Women's Day Special: Time ripe for a serious overhaul to ensure gender equality in workforce

Compared with men, women’s earnings are just 83% of the equivalent male full-time workers.

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The financial services industry today is testament to the change, which is now reflecting the growth of representation of women in executive committees and boards.
By Koel Ghosh

As a mother to a precocious teenage daughter, one of the issues that I care deeply about is promoting diversity and inclusion in the workplace and supporting initiatives that help increase female representation in the executive ranks and boards of companies and institutions.

The financial services industry today is testament to the change, which is now reflecting the growth of representation of women in executive committees and boards.


S&P Global published a research recently that illustrated how US GDP growth could accelerate with increased female labour force participation and add a whopping $5.87 trillion to global market capitalisation in 10 years.

A one per cent growth in GDP makes S&P 500 return 3.4% on an average annually. An additional 0.2 point of GDP growth (thanks to female participation) would boost the S&P500 another 0.7% — and could increase US market capitalisation by $2.87 trillion in a decade.

Similarly, US growth influences larger gains in other countries such as Germany, China and Korea and the world.
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Many women are all too familiar with the ‘glass ceiling’ that keeps them looking up to similarly (or less-) qualified men in positions above them. Add to this wage gap that, while narrowing, stubbornly persists. Compared with men, women’s earnings are just 83% of the equivalent male full-time workers.

Therefore, women must work that extra 44 days each year to earn as much as their male counterpart does. More than 25% of mothers quit entirely for children or family care. Significant time taken off for child or family care is 39 per cent by mothers and 24 per cent by fathers.

While this may reflect their ability to be flexible and spend more time with families, it comes at the cost of unbridgeable wage disparity and limited opportunities for advancement. This raises the question of whether policies designed to help women work can have unintended consequences.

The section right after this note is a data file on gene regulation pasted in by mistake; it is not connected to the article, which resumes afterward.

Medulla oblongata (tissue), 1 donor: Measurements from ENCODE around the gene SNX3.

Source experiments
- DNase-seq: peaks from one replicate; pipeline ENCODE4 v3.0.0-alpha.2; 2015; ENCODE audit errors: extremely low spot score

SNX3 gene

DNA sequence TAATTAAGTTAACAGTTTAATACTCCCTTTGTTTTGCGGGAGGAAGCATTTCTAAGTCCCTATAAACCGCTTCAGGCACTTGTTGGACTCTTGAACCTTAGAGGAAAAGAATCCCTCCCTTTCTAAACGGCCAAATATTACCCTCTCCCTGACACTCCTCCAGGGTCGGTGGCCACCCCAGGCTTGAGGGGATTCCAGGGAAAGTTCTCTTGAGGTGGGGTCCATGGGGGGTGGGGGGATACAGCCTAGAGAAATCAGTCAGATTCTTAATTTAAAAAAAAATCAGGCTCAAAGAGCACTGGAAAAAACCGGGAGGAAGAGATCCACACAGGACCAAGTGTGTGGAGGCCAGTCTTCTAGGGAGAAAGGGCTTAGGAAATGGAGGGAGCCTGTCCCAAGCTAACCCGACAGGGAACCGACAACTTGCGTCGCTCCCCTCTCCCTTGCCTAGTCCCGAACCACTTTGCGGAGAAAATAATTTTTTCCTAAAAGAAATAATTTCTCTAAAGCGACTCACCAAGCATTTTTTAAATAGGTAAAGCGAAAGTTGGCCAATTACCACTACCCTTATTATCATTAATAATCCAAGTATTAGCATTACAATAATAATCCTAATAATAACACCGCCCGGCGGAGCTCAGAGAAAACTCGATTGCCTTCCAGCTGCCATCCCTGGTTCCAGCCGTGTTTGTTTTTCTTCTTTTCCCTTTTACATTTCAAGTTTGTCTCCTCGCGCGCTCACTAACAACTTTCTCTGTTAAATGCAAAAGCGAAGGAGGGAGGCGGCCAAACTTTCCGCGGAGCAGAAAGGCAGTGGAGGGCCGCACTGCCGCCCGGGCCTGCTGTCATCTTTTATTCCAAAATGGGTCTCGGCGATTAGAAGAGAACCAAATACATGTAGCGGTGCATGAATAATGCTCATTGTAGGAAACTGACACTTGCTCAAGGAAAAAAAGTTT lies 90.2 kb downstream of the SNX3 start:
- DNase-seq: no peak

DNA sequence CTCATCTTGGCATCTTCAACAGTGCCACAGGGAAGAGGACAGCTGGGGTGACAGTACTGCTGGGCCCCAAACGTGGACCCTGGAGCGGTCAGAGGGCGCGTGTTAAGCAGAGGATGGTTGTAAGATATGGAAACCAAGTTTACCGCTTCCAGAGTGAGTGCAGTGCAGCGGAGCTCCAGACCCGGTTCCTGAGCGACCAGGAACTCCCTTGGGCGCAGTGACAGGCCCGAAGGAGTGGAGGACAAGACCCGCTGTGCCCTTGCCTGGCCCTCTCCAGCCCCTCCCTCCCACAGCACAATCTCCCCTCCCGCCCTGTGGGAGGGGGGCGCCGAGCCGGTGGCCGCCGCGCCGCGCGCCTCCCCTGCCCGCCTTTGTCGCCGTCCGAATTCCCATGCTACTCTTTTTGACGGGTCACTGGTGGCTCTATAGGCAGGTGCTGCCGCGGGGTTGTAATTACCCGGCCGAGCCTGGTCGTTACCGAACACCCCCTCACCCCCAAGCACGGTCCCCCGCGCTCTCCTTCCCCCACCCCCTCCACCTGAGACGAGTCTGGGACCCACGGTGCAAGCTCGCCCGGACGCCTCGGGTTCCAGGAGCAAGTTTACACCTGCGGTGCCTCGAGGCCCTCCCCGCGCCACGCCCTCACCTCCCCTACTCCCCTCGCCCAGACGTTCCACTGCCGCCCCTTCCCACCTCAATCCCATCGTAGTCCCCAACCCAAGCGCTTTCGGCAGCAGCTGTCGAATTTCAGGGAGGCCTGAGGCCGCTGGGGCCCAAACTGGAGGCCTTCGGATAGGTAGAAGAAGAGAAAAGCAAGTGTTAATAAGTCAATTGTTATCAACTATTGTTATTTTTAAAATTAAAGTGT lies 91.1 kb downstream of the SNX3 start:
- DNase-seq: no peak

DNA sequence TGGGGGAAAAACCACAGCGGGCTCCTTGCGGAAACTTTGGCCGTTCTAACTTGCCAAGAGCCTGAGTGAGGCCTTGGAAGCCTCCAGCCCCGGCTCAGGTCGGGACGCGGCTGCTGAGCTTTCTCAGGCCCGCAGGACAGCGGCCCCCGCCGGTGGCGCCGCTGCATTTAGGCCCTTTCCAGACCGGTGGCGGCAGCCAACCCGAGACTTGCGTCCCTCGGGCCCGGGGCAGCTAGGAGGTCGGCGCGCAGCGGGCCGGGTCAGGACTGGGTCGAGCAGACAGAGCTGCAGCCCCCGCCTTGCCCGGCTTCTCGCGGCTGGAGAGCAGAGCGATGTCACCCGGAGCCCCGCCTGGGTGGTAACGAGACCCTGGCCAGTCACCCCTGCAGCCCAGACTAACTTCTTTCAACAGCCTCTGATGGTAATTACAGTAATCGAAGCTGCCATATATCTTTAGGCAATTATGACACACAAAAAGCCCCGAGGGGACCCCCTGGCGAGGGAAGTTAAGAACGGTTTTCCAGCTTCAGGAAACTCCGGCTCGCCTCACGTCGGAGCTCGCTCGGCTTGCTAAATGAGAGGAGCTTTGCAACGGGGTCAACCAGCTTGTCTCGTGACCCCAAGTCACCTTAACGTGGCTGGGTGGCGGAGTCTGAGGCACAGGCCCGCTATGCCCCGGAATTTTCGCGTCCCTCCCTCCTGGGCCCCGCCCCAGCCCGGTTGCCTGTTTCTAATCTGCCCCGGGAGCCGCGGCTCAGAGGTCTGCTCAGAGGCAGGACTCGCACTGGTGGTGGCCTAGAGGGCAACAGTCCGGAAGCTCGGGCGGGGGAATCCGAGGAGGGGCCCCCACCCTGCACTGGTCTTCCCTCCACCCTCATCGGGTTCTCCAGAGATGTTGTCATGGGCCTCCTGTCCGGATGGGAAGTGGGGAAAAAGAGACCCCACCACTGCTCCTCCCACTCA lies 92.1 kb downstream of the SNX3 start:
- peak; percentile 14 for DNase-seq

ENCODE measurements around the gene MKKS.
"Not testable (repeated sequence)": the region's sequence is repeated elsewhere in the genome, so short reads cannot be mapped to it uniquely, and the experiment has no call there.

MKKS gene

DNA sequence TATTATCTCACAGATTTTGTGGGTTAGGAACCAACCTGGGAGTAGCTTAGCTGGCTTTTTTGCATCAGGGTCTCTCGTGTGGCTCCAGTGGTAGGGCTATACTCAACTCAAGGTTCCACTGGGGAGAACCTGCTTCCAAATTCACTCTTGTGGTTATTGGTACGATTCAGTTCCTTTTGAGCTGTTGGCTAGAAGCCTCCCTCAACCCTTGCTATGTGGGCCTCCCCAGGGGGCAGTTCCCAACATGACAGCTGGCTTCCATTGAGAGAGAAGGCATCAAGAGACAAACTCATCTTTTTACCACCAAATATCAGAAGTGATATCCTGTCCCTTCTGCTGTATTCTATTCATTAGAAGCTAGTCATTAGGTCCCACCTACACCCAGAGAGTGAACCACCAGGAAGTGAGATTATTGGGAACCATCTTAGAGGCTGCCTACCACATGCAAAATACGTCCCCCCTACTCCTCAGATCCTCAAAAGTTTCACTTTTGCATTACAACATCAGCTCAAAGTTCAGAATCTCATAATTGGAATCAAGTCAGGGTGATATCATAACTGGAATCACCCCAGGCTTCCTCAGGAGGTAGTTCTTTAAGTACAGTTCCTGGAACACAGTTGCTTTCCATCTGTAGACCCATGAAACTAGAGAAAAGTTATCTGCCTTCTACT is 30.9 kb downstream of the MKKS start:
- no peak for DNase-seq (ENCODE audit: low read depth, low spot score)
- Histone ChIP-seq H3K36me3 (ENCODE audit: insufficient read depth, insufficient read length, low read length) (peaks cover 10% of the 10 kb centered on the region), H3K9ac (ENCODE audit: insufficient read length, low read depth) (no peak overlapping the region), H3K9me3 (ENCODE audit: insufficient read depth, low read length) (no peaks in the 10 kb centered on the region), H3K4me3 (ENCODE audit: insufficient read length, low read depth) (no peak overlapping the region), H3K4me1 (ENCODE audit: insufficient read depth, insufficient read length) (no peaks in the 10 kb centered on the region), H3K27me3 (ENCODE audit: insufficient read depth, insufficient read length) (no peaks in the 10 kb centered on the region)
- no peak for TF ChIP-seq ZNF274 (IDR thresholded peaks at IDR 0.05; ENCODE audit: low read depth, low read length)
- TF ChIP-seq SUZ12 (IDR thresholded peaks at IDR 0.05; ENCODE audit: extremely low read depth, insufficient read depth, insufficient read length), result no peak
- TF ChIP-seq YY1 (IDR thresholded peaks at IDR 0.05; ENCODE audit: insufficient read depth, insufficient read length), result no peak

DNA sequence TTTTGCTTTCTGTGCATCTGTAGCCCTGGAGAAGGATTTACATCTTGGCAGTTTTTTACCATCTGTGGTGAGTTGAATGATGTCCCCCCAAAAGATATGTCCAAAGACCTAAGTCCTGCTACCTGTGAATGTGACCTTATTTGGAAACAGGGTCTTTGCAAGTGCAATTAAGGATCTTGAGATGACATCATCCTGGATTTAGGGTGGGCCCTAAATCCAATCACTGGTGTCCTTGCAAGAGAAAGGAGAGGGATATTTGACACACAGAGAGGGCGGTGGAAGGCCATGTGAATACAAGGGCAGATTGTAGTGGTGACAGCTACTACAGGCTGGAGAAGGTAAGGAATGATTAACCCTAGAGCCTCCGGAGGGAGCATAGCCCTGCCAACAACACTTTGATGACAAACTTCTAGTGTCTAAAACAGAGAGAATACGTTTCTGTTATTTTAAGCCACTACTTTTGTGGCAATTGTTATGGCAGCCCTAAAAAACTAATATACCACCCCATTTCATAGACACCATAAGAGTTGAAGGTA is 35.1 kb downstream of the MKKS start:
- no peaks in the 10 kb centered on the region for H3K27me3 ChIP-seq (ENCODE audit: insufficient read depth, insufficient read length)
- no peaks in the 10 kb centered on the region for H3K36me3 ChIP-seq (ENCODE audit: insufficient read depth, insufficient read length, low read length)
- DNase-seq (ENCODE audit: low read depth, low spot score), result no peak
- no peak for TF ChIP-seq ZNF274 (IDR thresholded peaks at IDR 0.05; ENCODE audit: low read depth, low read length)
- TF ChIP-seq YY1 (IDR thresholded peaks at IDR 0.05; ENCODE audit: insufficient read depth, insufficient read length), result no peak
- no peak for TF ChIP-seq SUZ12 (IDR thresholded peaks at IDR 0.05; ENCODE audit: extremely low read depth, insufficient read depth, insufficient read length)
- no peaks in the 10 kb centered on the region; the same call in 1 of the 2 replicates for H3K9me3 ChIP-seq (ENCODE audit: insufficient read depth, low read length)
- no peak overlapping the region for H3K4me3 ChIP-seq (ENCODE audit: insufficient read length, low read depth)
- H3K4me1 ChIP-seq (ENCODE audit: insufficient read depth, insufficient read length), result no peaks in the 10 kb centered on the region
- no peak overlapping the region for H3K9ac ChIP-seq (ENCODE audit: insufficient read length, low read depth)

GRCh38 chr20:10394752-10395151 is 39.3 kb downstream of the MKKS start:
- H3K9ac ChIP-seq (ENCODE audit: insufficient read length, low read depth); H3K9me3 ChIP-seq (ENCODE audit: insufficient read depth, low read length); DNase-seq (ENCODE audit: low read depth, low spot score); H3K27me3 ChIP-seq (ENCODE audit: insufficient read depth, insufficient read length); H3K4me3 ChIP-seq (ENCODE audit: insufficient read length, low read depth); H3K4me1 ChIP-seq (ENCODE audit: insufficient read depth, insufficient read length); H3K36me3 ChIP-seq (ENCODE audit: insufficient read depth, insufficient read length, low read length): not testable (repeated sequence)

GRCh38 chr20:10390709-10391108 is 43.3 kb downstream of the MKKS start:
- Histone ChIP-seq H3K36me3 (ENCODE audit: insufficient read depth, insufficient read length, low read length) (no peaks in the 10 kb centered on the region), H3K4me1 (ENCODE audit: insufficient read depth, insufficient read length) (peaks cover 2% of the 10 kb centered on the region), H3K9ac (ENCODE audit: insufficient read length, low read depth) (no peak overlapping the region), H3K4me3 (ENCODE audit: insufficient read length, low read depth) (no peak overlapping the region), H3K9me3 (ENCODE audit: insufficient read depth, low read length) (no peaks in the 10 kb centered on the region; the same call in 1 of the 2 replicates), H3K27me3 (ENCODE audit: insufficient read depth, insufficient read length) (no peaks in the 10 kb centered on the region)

Nonetheless, there must be change, and all indications certainly suggest that society recognises this time in history as ripe for a serious overhaul in relation to gender accessibility to the workforce. Throughout my career in the financial services industry, I have been fortunate to have mentors, managers and colleagues who have helped me find opportunities to advance my career, and take on leadership responsibilities.
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At a personal level and beyond the important economic benefits of diversity and inclusion, I am inspired by female colleagues and financial industry peers who have shared their remarkable stories of overcoming career obstacles, and balancing demanding careers with personal lives.

In the corporate and financial world in India and globally, an increasing number of women are assuming senior decision-making roles at companies and other institutions paving the way for future female leaders.
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We still have a long way to go, but India is seeing a rise in female workforce participation and inclusion, and catching up with more developed countries. In India, the success of highly respected leaders such as Crisil CEO Ashu Suyash, Finance Minister Nirmala Sitharaman, JP Morgan India CEO Kalpana Morparia, to name only a few, show us the rich possibilities for women in financial services, government and other institutions.

Change is inevitable and women are demonstrating to be the agents of positive change. Encouragement, inspiration and mentoring will go a long way to grow and build a new generation of leaders and contributors who will open up new possibilities.

Indeed, an occasion such as International Women’s Day serves as a reminder of how far we have come, the progress we have made, and the doors that we still need to open. I look forward to the day when women in leadership roles become the norm for my daughter’s generation.

(Koel Ghosh is Head of South Asia at S&P Dow Jones Indices. Views are her own)
(Disclaimer: The opinions expressed in this column are that of the writer. The facts and opinions expressed here do not reflect the views of www.economictimes.com.)
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